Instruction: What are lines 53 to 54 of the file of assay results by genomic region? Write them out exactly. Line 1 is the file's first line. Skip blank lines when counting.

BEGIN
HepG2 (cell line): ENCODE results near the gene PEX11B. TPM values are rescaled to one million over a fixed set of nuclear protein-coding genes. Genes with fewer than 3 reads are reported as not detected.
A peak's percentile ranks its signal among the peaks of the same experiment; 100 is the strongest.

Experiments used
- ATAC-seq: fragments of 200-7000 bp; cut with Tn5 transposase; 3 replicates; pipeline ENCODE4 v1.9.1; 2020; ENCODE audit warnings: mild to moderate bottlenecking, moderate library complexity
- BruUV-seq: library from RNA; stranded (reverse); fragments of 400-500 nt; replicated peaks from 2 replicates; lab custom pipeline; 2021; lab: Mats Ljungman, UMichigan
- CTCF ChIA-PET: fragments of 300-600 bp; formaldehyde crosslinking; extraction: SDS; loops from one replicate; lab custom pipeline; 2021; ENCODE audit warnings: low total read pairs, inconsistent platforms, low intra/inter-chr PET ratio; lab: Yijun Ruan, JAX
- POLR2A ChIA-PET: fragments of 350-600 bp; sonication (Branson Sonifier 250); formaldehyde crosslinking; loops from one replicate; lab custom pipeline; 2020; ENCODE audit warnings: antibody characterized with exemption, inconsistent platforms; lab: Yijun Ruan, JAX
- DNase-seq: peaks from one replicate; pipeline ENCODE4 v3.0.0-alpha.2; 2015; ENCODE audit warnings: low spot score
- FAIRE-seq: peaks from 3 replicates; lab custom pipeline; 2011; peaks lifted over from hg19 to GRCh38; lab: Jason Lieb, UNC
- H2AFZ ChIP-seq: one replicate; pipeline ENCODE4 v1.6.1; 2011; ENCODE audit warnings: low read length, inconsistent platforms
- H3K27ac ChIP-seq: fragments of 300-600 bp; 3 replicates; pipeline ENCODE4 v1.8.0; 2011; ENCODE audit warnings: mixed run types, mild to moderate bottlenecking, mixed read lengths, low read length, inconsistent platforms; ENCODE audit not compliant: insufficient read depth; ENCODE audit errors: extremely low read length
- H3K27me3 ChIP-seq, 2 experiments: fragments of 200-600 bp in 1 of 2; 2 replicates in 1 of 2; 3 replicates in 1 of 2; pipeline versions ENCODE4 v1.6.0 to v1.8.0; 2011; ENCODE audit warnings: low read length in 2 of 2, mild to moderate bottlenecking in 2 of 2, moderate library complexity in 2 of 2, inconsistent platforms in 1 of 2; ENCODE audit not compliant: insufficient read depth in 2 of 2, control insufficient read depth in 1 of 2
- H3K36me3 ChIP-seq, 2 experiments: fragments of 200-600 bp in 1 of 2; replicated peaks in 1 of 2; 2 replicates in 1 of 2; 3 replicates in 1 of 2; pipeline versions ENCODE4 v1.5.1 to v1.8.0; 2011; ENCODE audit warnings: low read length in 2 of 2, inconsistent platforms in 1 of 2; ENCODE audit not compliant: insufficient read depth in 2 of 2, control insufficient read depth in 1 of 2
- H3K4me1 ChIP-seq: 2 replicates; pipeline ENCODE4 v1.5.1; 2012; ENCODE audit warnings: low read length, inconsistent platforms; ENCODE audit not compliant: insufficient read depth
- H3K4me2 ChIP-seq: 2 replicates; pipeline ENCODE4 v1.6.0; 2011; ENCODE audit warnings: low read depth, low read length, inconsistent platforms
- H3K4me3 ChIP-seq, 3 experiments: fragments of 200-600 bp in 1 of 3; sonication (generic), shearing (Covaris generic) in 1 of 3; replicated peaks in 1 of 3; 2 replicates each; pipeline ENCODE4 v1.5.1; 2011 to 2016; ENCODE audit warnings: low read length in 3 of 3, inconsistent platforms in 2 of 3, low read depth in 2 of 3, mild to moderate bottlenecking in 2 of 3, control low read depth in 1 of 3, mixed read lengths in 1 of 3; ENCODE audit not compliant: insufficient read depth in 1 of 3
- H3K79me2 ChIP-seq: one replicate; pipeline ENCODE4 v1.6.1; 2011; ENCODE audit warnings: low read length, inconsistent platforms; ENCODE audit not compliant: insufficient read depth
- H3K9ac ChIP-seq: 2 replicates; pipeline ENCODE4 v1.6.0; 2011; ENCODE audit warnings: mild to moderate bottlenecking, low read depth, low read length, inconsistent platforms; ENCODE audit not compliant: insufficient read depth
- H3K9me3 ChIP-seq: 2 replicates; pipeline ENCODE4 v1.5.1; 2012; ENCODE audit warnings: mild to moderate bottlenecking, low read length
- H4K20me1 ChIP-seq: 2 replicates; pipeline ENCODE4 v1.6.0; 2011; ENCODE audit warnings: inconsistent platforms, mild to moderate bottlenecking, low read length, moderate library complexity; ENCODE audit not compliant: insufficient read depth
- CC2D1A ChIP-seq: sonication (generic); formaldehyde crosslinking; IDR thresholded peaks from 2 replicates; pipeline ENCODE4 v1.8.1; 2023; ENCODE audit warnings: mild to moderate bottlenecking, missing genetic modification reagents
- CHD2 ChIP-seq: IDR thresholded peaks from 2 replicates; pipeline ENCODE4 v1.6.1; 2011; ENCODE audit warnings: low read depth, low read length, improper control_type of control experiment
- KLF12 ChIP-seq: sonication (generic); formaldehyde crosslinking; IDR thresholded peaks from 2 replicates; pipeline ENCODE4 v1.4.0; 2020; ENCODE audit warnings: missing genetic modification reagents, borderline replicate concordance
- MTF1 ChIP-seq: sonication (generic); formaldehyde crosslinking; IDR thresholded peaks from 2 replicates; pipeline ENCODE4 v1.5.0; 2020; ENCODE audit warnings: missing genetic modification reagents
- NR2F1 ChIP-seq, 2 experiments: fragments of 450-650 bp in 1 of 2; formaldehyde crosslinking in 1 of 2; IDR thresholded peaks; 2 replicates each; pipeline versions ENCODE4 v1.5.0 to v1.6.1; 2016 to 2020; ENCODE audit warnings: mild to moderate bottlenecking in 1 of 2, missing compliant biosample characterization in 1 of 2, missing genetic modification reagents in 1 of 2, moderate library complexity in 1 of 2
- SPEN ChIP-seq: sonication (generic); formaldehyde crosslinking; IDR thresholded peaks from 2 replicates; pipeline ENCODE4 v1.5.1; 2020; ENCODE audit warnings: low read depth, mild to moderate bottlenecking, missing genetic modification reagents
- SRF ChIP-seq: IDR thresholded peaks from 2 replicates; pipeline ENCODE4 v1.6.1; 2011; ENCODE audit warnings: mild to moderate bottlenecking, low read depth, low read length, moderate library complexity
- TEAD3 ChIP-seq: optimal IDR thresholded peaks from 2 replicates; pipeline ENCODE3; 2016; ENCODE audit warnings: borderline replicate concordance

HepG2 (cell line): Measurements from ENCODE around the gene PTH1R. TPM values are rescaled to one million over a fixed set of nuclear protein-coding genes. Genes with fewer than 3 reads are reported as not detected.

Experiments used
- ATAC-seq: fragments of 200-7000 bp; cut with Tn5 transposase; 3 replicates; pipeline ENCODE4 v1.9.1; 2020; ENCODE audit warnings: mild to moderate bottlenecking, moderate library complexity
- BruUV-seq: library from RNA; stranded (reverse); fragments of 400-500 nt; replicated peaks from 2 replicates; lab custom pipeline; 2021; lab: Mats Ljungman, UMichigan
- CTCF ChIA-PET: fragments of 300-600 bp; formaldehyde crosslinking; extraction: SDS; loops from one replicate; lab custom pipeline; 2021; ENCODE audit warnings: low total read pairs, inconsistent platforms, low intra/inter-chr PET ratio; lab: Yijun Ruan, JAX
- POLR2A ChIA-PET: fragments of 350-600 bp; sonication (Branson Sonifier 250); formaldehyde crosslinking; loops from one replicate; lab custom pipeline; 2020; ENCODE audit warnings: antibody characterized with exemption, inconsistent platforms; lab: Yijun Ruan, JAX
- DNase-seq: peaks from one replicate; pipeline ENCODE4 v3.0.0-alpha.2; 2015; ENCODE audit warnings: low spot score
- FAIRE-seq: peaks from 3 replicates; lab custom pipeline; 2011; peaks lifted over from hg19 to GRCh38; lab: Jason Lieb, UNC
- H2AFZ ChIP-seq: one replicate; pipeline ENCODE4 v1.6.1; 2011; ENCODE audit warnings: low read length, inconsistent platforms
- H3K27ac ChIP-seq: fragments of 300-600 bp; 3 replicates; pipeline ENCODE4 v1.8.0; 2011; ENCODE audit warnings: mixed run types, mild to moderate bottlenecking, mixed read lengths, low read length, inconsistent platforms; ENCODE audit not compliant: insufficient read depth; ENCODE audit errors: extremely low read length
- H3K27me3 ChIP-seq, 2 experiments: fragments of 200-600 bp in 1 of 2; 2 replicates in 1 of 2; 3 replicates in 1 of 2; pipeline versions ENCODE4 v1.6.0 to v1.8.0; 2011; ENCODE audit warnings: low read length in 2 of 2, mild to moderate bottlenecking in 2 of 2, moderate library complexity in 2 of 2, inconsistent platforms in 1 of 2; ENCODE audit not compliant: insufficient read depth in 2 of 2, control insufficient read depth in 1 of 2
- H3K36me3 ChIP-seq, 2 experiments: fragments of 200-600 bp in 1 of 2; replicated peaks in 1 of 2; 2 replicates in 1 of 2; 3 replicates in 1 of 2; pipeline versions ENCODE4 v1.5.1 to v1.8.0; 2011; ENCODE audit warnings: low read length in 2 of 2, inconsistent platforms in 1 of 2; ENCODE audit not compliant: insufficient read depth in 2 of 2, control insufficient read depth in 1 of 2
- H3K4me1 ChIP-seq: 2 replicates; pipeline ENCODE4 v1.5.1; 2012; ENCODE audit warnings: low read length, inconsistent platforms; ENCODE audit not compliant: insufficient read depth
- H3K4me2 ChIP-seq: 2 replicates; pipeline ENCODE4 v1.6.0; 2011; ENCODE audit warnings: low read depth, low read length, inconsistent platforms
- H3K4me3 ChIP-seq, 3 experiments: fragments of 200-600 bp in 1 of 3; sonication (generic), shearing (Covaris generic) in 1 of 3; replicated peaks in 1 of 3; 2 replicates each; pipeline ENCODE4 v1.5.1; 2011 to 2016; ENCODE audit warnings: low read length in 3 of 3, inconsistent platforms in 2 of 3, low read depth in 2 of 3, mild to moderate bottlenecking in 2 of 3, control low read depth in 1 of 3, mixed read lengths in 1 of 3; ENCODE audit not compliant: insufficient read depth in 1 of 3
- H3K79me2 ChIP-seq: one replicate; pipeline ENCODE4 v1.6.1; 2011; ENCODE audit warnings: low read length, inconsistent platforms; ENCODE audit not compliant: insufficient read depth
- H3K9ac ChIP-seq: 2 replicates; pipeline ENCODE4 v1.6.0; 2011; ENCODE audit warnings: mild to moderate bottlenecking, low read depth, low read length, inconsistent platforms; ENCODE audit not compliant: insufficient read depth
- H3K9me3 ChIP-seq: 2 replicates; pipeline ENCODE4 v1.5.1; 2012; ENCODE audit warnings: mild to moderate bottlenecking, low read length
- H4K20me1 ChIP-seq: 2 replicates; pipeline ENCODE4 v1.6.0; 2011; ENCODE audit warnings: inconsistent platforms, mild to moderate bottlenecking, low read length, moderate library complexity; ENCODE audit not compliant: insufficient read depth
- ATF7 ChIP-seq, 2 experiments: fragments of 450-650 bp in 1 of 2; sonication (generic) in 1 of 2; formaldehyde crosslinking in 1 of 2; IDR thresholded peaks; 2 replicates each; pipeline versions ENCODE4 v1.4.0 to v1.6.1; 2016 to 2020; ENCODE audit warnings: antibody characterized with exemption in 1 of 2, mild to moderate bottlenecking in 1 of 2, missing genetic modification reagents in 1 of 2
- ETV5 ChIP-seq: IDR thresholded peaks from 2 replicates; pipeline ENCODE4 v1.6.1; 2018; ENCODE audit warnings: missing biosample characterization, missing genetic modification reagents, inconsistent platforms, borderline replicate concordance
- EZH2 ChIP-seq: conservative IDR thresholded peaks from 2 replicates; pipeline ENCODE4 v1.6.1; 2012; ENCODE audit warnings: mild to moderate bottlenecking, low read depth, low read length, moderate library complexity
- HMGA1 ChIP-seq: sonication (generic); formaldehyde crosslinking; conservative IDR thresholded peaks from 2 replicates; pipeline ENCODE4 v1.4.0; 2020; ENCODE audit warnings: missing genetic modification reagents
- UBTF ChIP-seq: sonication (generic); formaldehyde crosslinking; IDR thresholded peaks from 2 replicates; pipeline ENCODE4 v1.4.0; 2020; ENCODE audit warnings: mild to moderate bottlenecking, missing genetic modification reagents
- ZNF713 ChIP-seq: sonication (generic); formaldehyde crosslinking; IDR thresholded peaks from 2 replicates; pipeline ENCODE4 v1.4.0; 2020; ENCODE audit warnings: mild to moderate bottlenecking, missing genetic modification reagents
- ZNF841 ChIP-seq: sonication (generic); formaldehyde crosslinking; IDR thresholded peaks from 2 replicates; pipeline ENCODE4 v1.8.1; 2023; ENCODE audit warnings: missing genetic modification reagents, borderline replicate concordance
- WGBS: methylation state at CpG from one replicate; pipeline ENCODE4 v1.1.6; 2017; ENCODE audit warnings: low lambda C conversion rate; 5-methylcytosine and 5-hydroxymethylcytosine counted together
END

- ZNF713 ChIP-seq: sonication (generic); formaldehyde crosslinking; IDR thresholded peaks from 2 replicates; pipeline ENCODE4 v1.4.0; 2020; ENCODE audit warnings: mild to moderate bottlenecking, missing genetic modification reagents
- ZNF841 ChIP-seq: sonication (generic); formaldehyde crosslinking; IDR thresholded peaks from 2 replicates; pipeline ENCODE4 v1.8.1; 2023; ENCODE audit warnings: missing genetic modification reagents, borderline replicate concordance